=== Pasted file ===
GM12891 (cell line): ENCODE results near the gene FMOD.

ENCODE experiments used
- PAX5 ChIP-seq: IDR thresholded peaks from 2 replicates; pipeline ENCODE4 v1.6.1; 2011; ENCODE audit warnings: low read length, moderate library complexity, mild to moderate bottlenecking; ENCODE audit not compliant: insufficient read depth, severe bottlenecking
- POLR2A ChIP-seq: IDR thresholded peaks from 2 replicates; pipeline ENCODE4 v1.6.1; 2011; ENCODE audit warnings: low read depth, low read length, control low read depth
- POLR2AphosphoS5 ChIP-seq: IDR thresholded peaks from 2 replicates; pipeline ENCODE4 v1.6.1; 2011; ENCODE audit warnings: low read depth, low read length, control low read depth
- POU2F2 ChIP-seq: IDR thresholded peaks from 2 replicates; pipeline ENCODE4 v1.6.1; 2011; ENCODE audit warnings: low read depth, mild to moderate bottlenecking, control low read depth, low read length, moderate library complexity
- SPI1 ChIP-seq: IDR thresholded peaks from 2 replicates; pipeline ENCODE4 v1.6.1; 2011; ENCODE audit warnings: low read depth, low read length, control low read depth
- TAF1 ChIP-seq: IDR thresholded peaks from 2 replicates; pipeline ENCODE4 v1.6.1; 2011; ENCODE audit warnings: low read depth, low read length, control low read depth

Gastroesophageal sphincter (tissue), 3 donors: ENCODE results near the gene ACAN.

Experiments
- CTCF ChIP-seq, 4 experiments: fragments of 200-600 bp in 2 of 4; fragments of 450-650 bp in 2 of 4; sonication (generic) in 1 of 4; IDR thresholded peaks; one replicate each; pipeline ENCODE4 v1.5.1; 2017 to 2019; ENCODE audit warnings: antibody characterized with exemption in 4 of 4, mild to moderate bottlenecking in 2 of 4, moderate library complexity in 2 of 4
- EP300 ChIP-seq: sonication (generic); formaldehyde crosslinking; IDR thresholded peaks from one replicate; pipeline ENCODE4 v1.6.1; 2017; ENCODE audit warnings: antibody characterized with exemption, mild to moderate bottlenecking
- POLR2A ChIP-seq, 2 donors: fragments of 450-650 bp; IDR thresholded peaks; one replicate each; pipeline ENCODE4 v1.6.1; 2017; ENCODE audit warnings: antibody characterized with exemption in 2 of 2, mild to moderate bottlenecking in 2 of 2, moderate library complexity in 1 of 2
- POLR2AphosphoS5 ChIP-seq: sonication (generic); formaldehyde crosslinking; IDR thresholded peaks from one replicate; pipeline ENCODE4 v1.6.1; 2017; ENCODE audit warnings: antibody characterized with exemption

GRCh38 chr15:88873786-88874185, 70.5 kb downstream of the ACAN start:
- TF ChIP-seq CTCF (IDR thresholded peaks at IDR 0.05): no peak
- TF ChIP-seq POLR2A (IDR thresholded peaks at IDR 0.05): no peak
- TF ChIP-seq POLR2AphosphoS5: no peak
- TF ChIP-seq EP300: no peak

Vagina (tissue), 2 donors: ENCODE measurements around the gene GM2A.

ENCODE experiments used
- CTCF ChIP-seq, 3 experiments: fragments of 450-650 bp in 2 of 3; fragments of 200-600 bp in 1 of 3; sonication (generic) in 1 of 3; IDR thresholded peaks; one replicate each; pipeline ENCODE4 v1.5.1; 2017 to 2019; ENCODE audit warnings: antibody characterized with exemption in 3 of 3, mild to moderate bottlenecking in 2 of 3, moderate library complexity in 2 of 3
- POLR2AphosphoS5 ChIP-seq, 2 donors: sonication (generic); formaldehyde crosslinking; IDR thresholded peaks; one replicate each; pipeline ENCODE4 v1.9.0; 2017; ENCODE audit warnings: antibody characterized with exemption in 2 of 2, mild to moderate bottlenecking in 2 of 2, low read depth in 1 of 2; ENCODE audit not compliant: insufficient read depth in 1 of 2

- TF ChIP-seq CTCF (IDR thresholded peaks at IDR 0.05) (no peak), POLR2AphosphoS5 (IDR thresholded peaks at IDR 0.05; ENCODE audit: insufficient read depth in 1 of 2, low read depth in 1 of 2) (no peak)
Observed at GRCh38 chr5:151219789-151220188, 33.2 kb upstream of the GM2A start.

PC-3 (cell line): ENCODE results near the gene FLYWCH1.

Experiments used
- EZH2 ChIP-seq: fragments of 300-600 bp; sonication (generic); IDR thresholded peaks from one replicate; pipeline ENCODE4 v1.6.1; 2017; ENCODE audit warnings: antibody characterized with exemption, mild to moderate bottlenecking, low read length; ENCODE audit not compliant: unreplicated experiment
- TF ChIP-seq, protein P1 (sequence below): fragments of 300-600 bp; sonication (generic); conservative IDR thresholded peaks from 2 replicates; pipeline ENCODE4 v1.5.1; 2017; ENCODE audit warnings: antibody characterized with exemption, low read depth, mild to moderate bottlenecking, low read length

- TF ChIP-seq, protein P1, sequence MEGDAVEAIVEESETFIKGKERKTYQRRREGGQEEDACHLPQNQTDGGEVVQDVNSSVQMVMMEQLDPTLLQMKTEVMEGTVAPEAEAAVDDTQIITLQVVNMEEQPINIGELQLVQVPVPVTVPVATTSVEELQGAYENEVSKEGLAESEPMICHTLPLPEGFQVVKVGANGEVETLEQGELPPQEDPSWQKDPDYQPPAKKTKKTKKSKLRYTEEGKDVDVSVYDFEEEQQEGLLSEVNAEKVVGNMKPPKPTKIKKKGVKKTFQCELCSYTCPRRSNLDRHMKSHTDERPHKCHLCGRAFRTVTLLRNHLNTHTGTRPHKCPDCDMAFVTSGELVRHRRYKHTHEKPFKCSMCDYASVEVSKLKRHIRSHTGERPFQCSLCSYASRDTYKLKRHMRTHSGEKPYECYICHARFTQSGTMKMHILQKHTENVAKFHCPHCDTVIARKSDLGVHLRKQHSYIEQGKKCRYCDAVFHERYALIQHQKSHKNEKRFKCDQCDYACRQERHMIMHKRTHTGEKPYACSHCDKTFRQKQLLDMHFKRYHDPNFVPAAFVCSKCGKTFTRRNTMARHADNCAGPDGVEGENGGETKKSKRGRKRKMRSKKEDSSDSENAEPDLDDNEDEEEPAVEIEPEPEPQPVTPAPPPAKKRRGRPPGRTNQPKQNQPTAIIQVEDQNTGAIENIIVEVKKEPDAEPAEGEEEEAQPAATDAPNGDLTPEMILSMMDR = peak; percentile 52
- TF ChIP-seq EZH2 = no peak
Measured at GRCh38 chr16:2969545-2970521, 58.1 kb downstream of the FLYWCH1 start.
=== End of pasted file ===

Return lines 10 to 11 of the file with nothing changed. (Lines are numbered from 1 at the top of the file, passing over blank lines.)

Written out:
Experiments
- CTCF ChIP-seq, 4 experiments: fragments of 200-600 bp in 2 of 4; fragments of 450-650 bp in 2 of 4; sonication (generic) in 1 of 4; IDR thresholded peaks; one replicate each; pipeline ENCODE4 v1.5.1; 2017 to 2019; ENCODE audit warnings: antibody characterized with exemption in 4 of 4, mild to moderate bottlenecking in 2 of 4, moderate library complexity in 2 of 4